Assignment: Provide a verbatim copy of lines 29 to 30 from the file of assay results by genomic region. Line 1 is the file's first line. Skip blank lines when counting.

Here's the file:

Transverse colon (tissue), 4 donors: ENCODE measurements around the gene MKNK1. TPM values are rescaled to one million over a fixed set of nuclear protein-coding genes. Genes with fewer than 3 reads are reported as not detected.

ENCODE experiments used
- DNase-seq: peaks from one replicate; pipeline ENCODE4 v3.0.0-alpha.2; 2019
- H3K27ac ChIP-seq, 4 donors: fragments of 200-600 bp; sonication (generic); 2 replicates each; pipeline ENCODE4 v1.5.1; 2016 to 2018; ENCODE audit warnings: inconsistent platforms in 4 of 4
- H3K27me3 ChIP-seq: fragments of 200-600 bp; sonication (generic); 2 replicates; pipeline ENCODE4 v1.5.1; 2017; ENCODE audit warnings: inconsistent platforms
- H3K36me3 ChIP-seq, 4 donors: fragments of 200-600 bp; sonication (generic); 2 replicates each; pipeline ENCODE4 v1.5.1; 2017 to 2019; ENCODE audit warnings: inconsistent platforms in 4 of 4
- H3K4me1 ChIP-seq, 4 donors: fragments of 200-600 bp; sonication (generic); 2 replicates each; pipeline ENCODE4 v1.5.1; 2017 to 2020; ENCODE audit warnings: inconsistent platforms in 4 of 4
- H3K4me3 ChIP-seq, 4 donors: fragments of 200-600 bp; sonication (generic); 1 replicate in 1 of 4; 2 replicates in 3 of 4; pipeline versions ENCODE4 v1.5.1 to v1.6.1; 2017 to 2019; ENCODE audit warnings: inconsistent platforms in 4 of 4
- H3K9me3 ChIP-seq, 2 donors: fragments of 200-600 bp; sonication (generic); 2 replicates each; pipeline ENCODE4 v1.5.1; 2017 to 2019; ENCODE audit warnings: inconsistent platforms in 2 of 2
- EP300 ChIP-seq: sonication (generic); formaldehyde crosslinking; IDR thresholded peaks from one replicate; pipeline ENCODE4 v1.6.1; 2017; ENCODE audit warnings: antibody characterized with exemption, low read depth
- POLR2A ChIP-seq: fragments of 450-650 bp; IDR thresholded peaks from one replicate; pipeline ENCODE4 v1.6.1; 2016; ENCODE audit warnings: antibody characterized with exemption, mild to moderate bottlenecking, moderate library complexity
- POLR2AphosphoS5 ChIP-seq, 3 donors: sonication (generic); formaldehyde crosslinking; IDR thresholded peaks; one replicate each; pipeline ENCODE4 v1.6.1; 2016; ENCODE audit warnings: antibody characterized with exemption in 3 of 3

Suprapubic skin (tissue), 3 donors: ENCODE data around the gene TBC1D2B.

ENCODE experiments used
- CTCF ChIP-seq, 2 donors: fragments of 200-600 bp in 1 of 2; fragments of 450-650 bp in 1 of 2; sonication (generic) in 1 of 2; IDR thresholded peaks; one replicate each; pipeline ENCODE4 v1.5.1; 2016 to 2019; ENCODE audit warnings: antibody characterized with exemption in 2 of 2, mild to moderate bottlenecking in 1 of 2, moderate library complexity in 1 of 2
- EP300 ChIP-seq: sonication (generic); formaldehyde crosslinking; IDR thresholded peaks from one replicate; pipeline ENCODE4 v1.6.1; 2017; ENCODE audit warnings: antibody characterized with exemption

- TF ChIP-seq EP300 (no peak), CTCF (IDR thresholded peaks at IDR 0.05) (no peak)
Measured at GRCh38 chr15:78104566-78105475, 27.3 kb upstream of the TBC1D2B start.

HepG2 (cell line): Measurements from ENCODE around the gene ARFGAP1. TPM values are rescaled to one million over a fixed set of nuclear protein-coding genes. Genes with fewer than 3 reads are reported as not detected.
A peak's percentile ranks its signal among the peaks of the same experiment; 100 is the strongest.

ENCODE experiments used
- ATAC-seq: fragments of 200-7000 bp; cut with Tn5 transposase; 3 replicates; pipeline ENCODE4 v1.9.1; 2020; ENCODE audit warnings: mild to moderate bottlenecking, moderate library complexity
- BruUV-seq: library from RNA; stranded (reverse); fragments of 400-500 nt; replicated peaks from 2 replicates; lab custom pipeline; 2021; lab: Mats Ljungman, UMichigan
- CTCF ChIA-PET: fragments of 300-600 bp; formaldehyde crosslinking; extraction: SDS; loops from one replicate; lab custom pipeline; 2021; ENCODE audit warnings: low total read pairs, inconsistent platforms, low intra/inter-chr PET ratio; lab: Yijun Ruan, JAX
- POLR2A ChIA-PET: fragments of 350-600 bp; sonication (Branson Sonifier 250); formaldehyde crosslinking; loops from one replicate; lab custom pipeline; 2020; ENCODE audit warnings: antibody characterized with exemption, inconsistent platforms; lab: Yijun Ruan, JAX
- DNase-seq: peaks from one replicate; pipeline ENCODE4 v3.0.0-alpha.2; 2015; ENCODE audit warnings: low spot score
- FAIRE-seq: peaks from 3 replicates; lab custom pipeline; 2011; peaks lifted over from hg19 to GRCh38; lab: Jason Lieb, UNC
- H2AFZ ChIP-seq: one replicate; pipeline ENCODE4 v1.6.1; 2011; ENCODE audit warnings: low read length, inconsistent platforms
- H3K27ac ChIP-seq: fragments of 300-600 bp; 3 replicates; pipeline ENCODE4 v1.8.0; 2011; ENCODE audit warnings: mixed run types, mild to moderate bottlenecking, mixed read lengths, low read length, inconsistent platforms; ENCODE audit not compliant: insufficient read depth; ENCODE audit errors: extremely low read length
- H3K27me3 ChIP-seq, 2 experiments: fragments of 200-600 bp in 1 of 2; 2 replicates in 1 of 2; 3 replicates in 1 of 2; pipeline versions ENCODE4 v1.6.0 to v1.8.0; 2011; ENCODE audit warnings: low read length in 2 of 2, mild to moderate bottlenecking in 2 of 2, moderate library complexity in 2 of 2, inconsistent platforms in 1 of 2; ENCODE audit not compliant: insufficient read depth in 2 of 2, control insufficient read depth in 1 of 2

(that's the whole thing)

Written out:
- H3K27ac ChIP-seq: fragments of 300-600 bp; 3 replicates; pipeline ENCODE4 v1.8.0; 2011; ENCODE audit warnings: mixed run types, mild to moderate bottlenecking, mixed read lengths, low read length, inconsistent platforms; ENCODE audit not compliant: insufficient read depth; ENCODE audit errors: extremely low read length
- H3K27me3 ChIP-seq, 2 experiments: fragments of 200-600 bp in 1 of 2; 2 replicates in 1 of 2; 3 replicates in 1 of 2; pipeline versions ENCODE4 v1.6.0 to v1.8.0; 2011; ENCODE audit warnings: low read length in 2 of 2, mild to moderate bottlenecking in 2 of 2, moderate library complexity in 2 of 2, inconsistent platforms in 1 of 2; ENCODE audit not compliant: insufficient read depth in 2 of 2, control insufficient read depth in 1 of 2